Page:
The proof of quantum theory lies mainly in the data of spectroscopy. Individually the peaks of a molecule’s spectrum represent emission or absorption transitions between energy levels, and collectively they build a richly detailed picture of the manifold of energy levels accessible to the molecule while it is engaged in one or more of its modes of motion. The effect of a photon absorbed by a molecule from a spectrometer beam depends on the energy of the photon. Microwave photons excite rotational transitions, infrared photons rotational and vibrational transitions, and visible or ultraviolet photons rotational, vibrational, and electronic transitions. Photons from a radio frequency source excite spin transitions in an applied magnetic field. Rotational spectra are illustrated in Sec. 5.1 (the program Ro3), rotational-vibrational spectra in Sec. 5.2 (programs Peaks, Rovi2, Symtop1, and Symtop2), vibrational-electronic spectra in Sec. 5.3 (the program Viel2), and rotational-vibrational-electronic spectra in Sec. 5.4 (the program Roviel). Spin resonance spectra are illustrated in Sec. 5.5 (programs 2dnmr, Nmr, and Esr). The chapter closes with an account of Fourier-transform techniques for analyzing spectrometer data (programs Irft and Nmrft).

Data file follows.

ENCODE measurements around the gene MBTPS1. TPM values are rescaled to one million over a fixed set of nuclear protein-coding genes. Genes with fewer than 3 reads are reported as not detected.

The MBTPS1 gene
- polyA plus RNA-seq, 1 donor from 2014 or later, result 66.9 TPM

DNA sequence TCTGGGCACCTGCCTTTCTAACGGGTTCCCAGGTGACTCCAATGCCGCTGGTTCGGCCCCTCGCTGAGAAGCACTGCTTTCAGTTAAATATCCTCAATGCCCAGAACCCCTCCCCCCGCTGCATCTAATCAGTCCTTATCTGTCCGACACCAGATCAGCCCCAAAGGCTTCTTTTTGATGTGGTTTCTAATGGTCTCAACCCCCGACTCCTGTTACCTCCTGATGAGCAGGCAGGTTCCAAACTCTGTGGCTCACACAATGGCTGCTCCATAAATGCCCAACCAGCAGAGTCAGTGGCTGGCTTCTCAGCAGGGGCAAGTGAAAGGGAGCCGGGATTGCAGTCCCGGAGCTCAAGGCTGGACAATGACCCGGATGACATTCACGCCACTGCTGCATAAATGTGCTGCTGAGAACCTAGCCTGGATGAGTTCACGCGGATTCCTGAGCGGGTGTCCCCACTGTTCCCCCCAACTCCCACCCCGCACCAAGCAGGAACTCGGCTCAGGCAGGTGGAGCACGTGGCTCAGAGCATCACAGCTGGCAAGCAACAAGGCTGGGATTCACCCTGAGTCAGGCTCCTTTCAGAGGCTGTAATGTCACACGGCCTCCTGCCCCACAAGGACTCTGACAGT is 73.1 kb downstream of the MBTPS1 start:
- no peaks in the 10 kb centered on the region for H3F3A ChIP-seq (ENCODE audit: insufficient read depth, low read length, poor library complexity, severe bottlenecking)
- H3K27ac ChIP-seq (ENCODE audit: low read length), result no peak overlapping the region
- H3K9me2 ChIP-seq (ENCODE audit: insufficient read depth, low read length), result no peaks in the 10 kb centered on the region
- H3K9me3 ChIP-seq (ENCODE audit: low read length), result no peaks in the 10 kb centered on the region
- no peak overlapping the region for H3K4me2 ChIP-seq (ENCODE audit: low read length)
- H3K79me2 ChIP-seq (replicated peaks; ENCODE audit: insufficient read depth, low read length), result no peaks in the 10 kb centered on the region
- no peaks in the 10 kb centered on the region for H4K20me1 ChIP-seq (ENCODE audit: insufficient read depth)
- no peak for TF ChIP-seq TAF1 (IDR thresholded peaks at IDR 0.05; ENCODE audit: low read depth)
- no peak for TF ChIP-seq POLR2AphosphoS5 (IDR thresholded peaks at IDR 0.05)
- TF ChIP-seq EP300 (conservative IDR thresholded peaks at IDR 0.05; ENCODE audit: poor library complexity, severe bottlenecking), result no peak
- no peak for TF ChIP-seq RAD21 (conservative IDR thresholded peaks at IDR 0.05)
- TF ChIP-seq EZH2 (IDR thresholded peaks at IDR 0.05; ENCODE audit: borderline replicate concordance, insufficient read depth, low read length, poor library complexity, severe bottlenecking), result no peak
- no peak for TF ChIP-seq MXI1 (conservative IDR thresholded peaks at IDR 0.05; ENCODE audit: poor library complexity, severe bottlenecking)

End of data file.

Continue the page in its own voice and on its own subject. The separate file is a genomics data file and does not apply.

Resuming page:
Nuclear Magnetic Resonance Electron Spin Resonance Electron Spin Resonance Spectrum Diatomic Molecule Coupling Interaction 
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© Springer-Verlag New York, Inc. 1998

Authors and Affiliations

  1. 1.Department of ChemistrySt. Lawrence UniversityCantonUSA

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